I’ve had my eye on Canada Goose coats for a while. The signature coyote fur hood, the red, white and blue patch… the coats are definitely showy, but make a statement nonetheless.
I’ve made do with hip-length down coats from the likes of Helly Hansen and Patagonia over the years. I would not have survived freezing cold winters in Kent, Connecticut without them, and they are my favorite to ski in because they provide warmth while still allowing ample mobility. However, now that I’m a bit older, I needed a coat that would cover past my hips and keep me warm when out and about during the winter. After a tough couple of weeks and serious burnout at work, I decided to do a little retail therapy and buy myself a Canada Goose jacket.
I’m the type of person where once I decide I want something, I have to purchase it – like, right that second. Much to my dismay, it turned out late January (and right before a polar vortex) was not the best time to be buying a coat from a brand in such high demand. I first ordered a Canada Goose Trillium from Tuckernuck in a size XS. After scouring the internet for a coat in my typical size small to no avail, I ordered from Tuckernuck because I trust the company and knew it would arrive quickly.
Unfortunately, it was a bit too small for my broad shoulders. I then ordered a Rossclair from Neiman Marcus. It was on backorder and wasn’t supposed to arrive until Valentine’s Day. So, when I saw Canada Goose had restocked my favorite Shelburne parka, I ordered it immediately. The Shelburne came first, and I’ll admit that I wore it for a few days with the tags still on it in case the Rossclair came and I liked it more! After a few days, though, I fell in love with it – it kept me warm all the way down to my knees even in freezing cold New England weather.
The Rossclair ended up shipping earlier than I anticipated, and while I decided to keep the Shelburne, I figured I would share a comparison with you. It was helpful for me to look at other people wearing their coats and see what they had to say about them when deciding which one I would purchase.
The Rossclair is a mid-length parka with a slim fit. It has a drawcord on the inside so the waist can be tightened for a more hourglass shape. The hem is somewhat of a high-low hem – the back is a bit longer and features a zipper down the center so the bottom of the back can be split and expanded for a greater range of motion.
The fur ruff on the Rossclair’s hood includes a shaping wire so you can fit the fur to your desired look. The hood is also removable. One of the best features on this style, in my opinion, is its pockets. The exterior pockets have a slip pocket on either side as well as a closable snap pocket. This is a nice addition to keep things securely stowed.
The main reason I did not choose the Rossclair is due to the buttons on the front. I wanted something a bit more plain, and the Shelburne does not have the buttons.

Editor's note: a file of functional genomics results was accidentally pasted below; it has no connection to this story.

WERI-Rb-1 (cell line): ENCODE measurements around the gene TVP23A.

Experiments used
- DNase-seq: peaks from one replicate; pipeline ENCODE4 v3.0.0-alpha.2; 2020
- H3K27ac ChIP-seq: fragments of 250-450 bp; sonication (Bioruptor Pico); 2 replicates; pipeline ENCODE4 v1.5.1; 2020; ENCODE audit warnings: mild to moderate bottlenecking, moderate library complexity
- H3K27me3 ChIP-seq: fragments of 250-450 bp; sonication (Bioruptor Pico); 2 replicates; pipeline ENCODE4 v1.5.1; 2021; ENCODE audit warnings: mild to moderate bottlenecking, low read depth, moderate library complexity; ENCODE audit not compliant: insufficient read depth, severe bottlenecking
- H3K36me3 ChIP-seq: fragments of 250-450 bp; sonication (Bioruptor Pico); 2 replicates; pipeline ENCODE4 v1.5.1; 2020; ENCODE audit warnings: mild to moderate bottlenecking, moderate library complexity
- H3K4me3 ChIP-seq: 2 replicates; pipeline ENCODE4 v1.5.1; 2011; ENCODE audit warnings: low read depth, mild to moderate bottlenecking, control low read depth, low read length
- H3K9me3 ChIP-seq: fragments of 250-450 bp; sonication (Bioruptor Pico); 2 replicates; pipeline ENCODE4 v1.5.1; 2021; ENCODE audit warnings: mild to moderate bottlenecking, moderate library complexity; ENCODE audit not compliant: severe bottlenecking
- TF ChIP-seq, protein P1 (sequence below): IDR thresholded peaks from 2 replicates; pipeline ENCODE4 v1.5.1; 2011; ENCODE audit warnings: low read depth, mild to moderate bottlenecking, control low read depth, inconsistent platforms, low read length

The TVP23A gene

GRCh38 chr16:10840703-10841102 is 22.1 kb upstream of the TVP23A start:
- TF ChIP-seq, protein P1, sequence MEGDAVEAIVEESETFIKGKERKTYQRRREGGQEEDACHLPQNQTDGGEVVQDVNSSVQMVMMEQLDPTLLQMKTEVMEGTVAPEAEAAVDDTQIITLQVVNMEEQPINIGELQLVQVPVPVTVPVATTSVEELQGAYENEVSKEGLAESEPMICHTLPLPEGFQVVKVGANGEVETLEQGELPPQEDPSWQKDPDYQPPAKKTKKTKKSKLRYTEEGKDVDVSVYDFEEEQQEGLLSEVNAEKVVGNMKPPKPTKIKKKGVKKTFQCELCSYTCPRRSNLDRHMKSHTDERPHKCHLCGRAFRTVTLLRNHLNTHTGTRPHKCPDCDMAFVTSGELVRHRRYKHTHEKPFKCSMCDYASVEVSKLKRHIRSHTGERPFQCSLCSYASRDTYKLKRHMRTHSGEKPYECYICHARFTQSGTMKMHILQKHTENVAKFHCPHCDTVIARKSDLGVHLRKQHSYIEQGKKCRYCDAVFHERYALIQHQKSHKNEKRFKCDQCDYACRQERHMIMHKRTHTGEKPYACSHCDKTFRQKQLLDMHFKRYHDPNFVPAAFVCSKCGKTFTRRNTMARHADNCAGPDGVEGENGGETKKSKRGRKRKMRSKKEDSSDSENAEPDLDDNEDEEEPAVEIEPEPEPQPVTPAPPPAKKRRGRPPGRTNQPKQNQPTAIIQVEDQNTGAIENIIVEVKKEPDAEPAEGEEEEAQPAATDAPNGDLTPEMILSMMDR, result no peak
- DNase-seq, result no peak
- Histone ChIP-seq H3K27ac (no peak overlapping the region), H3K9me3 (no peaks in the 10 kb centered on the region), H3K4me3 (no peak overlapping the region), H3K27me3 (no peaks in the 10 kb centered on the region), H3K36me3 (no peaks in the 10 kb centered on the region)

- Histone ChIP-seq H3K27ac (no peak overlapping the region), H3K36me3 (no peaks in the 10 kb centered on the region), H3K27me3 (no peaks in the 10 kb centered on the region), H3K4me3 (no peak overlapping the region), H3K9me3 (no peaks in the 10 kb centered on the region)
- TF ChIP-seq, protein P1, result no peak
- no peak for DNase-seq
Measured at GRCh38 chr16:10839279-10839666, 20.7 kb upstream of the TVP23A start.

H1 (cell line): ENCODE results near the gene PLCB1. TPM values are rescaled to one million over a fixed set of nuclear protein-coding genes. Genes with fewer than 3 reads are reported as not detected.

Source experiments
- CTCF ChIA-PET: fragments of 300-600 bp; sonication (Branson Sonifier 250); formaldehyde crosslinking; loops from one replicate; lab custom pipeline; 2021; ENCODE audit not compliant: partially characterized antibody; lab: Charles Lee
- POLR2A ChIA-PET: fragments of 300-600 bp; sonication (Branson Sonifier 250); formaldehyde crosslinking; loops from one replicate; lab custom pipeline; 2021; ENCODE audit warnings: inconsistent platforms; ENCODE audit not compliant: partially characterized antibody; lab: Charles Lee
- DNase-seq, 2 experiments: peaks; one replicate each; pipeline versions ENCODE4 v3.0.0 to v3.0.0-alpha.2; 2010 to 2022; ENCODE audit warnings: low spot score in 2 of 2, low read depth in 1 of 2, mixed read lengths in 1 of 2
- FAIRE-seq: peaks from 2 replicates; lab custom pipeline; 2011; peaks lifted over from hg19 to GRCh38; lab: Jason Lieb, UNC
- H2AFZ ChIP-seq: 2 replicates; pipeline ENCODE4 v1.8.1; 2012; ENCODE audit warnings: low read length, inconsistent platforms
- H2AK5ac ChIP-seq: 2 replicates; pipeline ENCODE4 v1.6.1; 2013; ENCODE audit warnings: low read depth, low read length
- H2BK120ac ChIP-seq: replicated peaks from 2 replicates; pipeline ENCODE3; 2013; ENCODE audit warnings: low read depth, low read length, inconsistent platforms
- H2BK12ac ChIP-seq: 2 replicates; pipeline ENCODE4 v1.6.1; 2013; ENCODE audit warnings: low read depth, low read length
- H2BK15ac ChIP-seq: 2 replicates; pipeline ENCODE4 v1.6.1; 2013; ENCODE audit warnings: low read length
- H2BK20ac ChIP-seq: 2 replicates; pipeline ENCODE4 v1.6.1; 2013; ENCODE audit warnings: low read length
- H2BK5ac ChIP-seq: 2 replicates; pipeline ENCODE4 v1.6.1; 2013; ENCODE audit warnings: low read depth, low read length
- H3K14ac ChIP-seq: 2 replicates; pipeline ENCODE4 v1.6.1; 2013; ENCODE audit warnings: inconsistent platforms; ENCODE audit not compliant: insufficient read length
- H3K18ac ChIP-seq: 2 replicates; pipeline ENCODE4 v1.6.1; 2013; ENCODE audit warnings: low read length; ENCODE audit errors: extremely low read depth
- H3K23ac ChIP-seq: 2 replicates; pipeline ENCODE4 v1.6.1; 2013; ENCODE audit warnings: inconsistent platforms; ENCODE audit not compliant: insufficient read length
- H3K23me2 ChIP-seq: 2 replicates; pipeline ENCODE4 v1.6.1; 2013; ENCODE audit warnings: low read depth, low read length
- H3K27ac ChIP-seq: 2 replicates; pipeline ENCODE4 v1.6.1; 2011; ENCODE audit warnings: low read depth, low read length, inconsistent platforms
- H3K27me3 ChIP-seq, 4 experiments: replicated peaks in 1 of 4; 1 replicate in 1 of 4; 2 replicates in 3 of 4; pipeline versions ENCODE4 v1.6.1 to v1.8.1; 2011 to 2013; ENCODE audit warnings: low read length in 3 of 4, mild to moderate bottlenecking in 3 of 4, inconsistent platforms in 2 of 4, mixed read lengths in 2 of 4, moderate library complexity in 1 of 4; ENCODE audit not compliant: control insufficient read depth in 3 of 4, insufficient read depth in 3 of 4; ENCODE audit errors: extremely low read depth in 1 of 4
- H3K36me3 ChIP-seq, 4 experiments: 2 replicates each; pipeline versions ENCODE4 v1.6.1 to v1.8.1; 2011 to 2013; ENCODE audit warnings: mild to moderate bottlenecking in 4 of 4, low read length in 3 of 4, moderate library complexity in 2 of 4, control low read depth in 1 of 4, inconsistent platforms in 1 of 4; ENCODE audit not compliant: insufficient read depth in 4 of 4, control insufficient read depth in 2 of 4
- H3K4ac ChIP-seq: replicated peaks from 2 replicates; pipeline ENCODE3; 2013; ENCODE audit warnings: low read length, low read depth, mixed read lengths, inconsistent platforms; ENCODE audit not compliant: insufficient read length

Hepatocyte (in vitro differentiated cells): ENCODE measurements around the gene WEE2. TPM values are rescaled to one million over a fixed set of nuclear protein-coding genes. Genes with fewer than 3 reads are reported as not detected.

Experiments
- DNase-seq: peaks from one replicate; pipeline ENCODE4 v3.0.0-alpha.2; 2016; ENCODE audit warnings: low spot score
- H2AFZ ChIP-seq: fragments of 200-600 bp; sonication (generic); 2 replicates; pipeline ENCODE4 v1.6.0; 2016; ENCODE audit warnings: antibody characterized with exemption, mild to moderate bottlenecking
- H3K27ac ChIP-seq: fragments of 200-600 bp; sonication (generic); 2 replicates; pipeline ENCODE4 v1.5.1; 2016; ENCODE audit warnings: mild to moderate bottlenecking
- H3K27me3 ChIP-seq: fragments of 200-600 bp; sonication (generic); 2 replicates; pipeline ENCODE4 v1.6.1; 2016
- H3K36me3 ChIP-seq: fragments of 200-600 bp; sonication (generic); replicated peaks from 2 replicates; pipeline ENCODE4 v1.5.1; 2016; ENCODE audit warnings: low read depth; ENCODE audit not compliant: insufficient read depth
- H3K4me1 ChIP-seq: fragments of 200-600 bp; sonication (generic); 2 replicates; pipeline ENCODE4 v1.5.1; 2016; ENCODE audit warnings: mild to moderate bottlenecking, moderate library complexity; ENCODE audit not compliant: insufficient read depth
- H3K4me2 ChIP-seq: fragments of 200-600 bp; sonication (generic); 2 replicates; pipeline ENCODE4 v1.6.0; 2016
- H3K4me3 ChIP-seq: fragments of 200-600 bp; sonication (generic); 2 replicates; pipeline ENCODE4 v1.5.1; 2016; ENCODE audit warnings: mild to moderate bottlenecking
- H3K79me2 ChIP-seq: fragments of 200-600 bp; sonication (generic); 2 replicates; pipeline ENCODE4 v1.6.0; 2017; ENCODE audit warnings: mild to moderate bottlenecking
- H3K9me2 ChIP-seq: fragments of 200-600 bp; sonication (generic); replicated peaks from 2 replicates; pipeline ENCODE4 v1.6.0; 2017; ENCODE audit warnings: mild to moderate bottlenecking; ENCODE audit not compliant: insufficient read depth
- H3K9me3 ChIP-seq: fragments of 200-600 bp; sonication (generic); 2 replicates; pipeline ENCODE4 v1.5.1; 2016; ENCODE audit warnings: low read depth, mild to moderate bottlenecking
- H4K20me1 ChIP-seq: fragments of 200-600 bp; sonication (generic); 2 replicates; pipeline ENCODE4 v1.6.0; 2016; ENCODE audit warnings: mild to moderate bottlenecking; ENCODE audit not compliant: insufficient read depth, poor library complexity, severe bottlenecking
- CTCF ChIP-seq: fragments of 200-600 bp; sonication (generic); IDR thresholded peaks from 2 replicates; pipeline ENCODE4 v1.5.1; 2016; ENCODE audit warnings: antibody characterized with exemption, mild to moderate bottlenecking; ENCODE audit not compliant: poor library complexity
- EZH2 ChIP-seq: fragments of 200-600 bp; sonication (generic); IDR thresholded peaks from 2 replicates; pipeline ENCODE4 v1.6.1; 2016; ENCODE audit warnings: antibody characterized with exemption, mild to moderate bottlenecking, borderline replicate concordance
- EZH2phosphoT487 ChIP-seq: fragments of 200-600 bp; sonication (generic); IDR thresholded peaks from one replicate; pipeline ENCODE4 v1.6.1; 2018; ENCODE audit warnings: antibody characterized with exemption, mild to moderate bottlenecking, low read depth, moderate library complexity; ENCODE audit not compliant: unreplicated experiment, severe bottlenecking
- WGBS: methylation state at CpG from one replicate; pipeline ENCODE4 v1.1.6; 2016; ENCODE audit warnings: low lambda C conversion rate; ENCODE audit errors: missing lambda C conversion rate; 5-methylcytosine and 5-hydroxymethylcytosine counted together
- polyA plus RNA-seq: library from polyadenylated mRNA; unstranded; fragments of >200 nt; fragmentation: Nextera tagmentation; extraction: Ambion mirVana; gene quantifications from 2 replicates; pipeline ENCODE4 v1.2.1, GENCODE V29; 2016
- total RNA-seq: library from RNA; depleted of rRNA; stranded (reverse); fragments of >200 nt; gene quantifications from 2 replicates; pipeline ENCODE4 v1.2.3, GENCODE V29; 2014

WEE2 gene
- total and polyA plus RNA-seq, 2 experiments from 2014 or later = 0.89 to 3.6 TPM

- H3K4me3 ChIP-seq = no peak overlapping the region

The Rossclair parka retails for $950. I was able to get $95 back when purchasing this coat from Neiman Marcus thanks to Ebates, which offers 10% cash back on purchases from Neiman Marcus. Sign up for Ebates here and add the extension to your browser! (Not an ad – I always thought Ebates was gimmicky until I tried it but it really does help me save whenever I shop online).
The Shelburne is the first coat I received that fit and the one I ultimately chose to keep. I ordered this directly from Canada Goose, so, unfortunately, no cash back. This was one of the first coats that caught my eye. The quilting on it reminds me of my Patagonia and Helly Hansen puffer coats but is very subtle. I like the slim silhouette and feel as though it’s sleeker than the Rossclair.
The Shelburne is a thigh-length coat and hits me just above the knees. Like the Rossclair, the hood is adjustable (with both a shaping wire and adjustable strap) and removable. It has snaps at the cuffs to adjust your fit and snaps along the zipper rather than buttons like the Rossclair, which I prefer. This coat does not have a drawcord at the waist, but because it is a slim fit I think it still looks okay.
One downfall of this coat is that there is only one slip pocket on either side. They have snap closures, but no covered pockets like the Rossclair does. However, because I liked this style more, I decided the pockets were something I could sacrifice.
The Shelburne parka also retails for $950. I really don’t think you can go wrong with either! Canada Goose coats are certainly investment pieces, so make sure you choose the right size and don’t be afraid of a little trial and error. If you’re spending nearly $1000 on a coat, you want it to fit and be the exact style you want.
Canada Goose doesn’t really go on sale. Sign up for Ebates or wait for one of the authorized retailers to have a sale (if CG isn’t excluded from the promotion) to save money. You’re best off waiting for late summer to shop as the brand restocks its coats in stores just before fall. Don’t be like me and decide you have to have one right before a major cold front!
Note: Yes, I am aware Canada Goose uses real fur and feathers in their products. This is the one real fur product I own. Please do not comment regarding animal cruelty as your comments will be deleted.
One thought on “Canada Goose Review and Try-On: Shelburne vs. Rossclair”